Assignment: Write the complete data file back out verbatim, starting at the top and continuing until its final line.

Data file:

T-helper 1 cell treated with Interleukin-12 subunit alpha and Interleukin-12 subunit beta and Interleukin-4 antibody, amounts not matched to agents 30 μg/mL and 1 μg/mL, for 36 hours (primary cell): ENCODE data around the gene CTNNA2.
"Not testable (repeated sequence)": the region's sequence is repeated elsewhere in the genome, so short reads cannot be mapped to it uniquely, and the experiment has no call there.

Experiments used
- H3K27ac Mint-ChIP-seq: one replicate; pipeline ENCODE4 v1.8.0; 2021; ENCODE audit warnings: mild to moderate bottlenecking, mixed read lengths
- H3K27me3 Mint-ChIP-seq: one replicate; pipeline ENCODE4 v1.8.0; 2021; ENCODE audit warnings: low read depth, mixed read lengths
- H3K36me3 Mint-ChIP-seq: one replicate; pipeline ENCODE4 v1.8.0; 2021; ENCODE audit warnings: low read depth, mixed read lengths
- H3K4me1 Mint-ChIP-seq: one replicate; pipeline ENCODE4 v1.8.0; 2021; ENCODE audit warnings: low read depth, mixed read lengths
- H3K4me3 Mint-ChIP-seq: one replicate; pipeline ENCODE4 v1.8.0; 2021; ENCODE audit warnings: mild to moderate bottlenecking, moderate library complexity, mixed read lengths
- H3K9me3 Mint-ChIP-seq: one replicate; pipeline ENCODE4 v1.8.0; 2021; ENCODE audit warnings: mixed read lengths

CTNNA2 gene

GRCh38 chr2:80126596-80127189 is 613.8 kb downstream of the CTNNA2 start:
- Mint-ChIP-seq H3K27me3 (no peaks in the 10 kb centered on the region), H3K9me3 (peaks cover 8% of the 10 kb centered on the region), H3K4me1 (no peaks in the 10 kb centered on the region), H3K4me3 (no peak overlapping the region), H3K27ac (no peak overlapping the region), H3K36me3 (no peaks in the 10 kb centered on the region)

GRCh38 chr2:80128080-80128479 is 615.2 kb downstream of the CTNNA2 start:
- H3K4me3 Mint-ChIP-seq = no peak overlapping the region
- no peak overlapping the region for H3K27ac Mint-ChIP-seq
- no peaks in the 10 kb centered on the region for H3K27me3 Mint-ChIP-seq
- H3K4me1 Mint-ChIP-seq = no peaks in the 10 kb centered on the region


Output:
T-helper 1 cell treated with Interleukin-12 subunit alpha and Interleukin-12 subunit beta and Interleukin-4 antibody, amounts not matched to agents 30 μg/mL and 1 μg/mL, for 36 hours (primary cell): ENCODE data around the gene CTNNA2.
"Not testable (repeated sequence)": the region's sequence is repeated elsewhere in the genome, so short reads cannot be mapped to it uniquely, and the experiment has no call there.

Experiments used
- H3K27ac Mint-ChIP-seq: one replicate; pipeline ENCODE4 v1.8.0; 2021; ENCODE audit warnings: mild to moderate bottlenecking, mixed read lengths
- H3K27me3 Mint-ChIP-seq: one replicate; pipeline ENCODE4 v1.8.0; 2021; ENCODE audit warnings: low read depth, mixed read lengths
- H3K36me3 Mint-ChIP-seq: one replicate; pipeline ENCODE4 v1.8.0; 2021; ENCODE audit warnings: low read depth, mixed read lengths
- H3K4me1 Mint-ChIP-seq: one replicate; pipeline ENCODE4 v1.8.0; 2021; ENCODE audit warnings: low read depth, mixed read lengths
- H3K4me3 Mint-ChIP-seq: one replicate; pipeline ENCODE4 v1.8.0; 2021; ENCODE audit warnings: mild to moderate bottlenecking, moderate library complexity, mixed read lengths
- H3K9me3 Mint-ChIP-seq: one replicate; pipeline ENCODE4 v1.8.0; 2021; ENCODE audit warnings: mixed read lengths

CTNNA2 gene

GRCh38 chr2:80126596-80127189 is 613.8 kb downstream of the CTNNA2 start:
- Mint-ChIP-seq H3K27me3 (no peaks in the 10 kb centered on the region), H3K9me3 (peaks cover 8% of the 10 kb centered on the region), H3K4me1 (no peaks in the 10 kb centered on the region), H3K4me3 (no peak overlapping the region), H3K27ac (no peak overlapping the region), H3K36me3 (no peaks in the 10 kb centered on the region)

GRCh38 chr2:80128080-80128479 is 615.2 kb downstream of the CTNNA2 start:
- H3K4me3 Mint-ChIP-seq = no peak overlapping the region
- no peak overlapping the region for H3K27ac Mint-ChIP-seq
- no peaks in the 10 kb centered on the region for H3K27me3 Mint-ChIP-seq
- H3K4me1 Mint-ChIP-seq = no peaks in the 10 kb centered on the region